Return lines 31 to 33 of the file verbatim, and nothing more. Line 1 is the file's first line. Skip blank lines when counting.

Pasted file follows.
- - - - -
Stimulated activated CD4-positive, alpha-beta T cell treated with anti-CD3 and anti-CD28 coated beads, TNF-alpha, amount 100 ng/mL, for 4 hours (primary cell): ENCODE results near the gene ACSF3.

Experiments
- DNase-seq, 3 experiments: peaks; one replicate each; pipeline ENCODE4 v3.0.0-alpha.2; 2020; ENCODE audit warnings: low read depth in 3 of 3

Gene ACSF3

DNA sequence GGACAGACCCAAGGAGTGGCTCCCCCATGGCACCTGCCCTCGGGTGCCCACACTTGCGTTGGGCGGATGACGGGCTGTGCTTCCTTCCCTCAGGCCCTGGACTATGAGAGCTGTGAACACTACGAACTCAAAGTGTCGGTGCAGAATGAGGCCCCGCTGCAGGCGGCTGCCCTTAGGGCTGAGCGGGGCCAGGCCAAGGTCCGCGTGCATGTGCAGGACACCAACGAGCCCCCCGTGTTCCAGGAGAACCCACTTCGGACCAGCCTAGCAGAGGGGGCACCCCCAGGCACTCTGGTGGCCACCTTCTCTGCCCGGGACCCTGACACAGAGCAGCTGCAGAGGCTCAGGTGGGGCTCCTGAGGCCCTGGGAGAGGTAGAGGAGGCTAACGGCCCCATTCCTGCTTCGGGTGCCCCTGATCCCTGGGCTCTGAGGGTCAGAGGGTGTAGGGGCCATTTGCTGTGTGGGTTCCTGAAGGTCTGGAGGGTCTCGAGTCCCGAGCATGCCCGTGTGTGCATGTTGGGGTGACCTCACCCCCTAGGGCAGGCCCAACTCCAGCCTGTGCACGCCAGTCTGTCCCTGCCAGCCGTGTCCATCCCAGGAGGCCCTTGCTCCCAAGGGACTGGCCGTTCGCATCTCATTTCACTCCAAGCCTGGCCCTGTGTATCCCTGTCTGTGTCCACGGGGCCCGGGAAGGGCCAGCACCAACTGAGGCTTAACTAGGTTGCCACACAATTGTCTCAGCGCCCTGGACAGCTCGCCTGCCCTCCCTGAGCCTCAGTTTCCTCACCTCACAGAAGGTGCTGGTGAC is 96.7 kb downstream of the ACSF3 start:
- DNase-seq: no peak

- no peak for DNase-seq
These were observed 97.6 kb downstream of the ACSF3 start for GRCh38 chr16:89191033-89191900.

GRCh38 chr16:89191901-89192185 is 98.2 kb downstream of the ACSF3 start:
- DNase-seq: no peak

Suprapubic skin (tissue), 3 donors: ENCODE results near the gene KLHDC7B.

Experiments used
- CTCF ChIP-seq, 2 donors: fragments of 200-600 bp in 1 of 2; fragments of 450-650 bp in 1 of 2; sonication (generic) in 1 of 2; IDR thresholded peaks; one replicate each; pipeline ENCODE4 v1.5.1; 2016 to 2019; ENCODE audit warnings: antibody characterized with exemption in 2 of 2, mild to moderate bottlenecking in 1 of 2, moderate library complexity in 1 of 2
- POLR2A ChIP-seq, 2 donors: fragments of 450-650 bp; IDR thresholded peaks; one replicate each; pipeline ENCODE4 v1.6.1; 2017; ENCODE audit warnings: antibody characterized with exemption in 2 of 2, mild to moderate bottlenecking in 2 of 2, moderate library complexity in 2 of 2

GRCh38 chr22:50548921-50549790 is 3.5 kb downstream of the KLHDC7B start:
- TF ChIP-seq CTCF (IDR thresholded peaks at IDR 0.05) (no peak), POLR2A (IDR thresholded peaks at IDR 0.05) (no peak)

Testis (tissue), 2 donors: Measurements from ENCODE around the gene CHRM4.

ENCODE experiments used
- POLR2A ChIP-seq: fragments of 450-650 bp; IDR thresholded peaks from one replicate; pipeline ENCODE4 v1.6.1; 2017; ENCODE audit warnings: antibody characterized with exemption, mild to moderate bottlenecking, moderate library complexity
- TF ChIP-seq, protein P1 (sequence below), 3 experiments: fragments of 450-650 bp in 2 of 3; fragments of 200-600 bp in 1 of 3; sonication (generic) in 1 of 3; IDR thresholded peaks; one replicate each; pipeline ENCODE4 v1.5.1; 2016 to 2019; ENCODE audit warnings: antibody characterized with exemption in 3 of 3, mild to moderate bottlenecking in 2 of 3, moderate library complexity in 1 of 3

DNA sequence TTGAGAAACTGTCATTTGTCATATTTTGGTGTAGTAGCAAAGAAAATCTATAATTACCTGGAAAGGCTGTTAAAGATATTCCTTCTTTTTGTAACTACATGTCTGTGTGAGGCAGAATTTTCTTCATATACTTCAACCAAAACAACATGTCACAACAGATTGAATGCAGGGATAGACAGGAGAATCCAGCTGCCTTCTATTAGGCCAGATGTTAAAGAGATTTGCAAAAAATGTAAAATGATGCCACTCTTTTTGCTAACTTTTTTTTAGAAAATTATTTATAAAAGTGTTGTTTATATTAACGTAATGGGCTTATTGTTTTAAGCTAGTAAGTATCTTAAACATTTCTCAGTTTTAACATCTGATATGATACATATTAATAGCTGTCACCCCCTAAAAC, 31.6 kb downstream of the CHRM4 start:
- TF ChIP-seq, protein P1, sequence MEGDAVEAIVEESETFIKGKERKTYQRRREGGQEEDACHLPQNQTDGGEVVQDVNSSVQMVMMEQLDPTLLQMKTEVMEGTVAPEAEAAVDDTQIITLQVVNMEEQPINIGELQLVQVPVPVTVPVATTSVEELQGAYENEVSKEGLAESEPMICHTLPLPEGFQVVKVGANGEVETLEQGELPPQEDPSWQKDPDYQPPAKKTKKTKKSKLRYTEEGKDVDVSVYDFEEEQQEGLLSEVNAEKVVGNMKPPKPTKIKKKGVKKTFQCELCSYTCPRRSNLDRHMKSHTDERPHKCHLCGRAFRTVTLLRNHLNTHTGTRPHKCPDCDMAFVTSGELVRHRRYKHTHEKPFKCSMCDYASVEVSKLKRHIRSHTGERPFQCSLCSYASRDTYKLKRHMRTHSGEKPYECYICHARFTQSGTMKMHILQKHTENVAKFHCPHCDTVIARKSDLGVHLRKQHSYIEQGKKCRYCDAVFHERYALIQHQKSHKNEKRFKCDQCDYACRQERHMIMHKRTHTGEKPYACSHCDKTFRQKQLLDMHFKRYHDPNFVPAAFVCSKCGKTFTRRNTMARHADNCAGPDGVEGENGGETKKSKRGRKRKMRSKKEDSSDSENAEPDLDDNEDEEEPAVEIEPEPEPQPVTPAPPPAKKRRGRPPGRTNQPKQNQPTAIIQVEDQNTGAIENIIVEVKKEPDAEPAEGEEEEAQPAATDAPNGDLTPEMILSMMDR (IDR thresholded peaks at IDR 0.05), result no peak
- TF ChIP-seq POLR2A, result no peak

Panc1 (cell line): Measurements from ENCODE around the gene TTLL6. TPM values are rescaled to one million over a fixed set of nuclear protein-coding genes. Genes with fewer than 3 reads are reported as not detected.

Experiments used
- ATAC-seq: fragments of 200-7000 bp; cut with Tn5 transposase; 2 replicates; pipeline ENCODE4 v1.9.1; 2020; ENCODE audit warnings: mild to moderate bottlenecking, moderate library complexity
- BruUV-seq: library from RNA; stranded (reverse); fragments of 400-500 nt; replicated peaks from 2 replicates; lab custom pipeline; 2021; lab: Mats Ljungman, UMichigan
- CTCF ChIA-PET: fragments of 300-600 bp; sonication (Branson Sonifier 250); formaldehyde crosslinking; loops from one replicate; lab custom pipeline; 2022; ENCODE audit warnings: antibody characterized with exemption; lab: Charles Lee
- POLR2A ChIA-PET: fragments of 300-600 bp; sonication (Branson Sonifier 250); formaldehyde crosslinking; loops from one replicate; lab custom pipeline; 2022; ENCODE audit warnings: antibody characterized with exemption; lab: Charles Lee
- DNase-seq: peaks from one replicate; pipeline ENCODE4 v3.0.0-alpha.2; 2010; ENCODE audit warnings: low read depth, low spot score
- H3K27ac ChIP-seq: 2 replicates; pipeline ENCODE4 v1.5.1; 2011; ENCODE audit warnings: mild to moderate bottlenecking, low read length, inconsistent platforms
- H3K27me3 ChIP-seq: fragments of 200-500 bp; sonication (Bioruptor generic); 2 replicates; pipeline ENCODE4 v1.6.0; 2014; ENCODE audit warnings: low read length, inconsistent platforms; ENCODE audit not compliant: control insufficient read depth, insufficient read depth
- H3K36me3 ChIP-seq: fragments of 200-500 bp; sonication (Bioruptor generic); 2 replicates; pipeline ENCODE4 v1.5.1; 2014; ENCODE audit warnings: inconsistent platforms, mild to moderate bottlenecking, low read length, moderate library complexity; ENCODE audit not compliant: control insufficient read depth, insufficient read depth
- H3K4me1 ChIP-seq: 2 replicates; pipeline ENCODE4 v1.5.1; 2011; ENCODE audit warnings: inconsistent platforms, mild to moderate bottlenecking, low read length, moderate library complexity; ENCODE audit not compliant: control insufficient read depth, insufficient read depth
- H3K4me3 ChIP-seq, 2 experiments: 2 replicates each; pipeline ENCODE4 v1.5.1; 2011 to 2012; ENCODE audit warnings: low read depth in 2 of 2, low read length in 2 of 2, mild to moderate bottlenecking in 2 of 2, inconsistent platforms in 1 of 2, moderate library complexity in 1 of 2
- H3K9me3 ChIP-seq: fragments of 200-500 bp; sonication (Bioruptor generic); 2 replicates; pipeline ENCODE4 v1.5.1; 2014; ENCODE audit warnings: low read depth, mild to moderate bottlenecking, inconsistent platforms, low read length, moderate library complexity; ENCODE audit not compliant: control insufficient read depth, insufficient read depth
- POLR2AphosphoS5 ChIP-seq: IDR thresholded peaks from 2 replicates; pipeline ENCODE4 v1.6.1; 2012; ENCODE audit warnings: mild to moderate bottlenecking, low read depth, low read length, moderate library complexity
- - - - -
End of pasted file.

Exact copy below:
- H3K27ac ChIP-seq: 2 replicates; pipeline ENCODE4 v1.5.1; 2011; ENCODE audit warnings: mild to moderate bottlenecking, low read length, inconsistent platforms
- H3K27me3 ChIP-seq: fragments of 200-500 bp; sonication (Bioruptor generic); 2 replicates; pipeline ENCODE4 v1.6.0; 2014; ENCODE audit warnings: low read length, inconsistent platforms; ENCODE audit not compliant: control insufficient read depth, insufficient read depth
- H3K36me3 ChIP-seq: fragments of 200-500 bp; sonication (Bioruptor generic); 2 replicates; pipeline ENCODE4 v1.5.1; 2014; ENCODE audit warnings: inconsistent platforms, mild to moderate bottlenecking, low read length, moderate library complexity; ENCODE audit not compliant: control insufficient read depth, insufficient read depth